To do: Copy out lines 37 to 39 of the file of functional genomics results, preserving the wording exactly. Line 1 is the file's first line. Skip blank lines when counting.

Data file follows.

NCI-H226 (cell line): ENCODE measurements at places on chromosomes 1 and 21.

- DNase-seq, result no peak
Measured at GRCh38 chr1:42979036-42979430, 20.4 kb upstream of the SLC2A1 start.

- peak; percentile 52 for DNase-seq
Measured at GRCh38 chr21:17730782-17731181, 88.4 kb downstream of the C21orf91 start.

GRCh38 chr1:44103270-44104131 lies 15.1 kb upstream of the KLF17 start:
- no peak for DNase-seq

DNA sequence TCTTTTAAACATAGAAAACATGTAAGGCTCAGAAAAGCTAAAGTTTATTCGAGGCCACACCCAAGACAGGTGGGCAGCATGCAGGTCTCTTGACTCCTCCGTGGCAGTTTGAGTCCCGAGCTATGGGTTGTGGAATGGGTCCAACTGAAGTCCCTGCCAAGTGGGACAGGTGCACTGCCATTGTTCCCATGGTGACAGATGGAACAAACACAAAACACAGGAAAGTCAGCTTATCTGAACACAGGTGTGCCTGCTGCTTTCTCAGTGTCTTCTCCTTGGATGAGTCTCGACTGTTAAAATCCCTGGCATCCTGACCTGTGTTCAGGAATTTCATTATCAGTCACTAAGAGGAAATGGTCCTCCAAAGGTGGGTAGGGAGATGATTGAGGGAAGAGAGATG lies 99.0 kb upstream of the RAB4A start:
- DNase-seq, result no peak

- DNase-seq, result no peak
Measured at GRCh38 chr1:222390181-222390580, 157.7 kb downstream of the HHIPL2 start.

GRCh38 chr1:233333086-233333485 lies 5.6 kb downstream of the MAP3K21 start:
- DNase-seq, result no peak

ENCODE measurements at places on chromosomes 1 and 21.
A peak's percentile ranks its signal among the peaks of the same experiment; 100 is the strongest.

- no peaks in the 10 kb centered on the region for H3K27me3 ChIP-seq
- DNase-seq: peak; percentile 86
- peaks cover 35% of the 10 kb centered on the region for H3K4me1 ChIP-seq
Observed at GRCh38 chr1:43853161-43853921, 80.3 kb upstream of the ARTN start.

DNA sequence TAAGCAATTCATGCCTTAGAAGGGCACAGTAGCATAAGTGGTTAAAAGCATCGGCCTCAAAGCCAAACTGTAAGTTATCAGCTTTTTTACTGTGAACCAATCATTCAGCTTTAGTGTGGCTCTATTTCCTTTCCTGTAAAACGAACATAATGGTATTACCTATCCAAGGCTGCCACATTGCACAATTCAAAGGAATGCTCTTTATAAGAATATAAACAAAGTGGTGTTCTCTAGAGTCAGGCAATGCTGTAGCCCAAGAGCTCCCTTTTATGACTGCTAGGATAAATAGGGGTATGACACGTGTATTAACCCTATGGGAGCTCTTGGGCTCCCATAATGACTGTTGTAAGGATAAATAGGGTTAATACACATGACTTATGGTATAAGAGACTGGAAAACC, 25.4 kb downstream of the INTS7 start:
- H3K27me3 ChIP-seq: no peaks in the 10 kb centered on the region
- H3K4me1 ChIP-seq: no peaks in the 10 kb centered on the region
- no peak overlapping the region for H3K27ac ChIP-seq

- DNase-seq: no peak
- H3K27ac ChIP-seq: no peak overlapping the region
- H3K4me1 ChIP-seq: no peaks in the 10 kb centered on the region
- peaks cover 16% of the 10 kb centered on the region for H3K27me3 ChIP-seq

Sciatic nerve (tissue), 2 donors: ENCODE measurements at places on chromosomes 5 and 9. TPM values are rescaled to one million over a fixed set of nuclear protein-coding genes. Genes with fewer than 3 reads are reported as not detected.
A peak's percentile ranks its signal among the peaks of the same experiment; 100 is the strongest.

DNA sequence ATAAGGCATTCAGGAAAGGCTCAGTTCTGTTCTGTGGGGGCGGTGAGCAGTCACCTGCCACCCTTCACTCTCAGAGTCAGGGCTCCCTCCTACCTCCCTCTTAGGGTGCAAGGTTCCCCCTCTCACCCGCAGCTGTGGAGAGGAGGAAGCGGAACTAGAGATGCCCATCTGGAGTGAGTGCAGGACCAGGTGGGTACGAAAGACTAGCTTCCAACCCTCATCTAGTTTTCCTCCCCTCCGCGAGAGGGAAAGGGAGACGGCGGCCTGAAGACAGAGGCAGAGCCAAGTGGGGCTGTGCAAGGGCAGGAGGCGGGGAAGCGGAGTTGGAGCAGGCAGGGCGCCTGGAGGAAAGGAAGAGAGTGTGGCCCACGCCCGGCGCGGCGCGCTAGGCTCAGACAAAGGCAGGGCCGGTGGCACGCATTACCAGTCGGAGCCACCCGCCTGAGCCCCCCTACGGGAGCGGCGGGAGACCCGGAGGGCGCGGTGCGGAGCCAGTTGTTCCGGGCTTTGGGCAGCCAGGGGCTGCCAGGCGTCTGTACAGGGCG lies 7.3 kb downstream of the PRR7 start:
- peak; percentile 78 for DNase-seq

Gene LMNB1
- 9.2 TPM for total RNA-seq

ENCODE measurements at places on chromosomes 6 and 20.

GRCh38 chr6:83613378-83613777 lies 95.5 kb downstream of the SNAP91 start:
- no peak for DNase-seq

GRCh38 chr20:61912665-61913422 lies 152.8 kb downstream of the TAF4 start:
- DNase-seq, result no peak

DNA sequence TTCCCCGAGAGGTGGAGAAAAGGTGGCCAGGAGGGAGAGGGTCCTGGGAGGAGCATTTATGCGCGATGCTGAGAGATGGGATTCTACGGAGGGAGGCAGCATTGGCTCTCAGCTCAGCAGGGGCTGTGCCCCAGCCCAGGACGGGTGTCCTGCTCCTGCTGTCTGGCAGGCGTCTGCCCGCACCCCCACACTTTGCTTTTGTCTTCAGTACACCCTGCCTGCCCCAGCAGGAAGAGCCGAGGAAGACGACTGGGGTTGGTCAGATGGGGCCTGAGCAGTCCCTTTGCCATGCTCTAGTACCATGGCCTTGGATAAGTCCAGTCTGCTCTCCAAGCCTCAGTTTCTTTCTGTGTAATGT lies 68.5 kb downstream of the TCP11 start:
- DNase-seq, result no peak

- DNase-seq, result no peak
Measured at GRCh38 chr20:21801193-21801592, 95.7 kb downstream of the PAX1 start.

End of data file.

GRCh38 chr20:61912665-61913422 lies 152.8 kb downstream of the TAF4 start:
- DNase-seq, result no peak

DNA sequence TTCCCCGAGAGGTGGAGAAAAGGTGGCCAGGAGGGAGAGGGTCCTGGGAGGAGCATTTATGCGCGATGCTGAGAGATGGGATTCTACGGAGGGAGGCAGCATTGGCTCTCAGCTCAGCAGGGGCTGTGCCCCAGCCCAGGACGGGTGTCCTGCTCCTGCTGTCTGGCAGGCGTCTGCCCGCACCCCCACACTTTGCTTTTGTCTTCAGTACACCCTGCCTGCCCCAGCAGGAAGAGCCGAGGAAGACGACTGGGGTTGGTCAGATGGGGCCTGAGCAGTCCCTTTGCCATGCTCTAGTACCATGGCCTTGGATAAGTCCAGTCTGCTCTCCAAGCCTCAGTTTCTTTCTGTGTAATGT lies 68.5 kb downstream of the TCP11 start: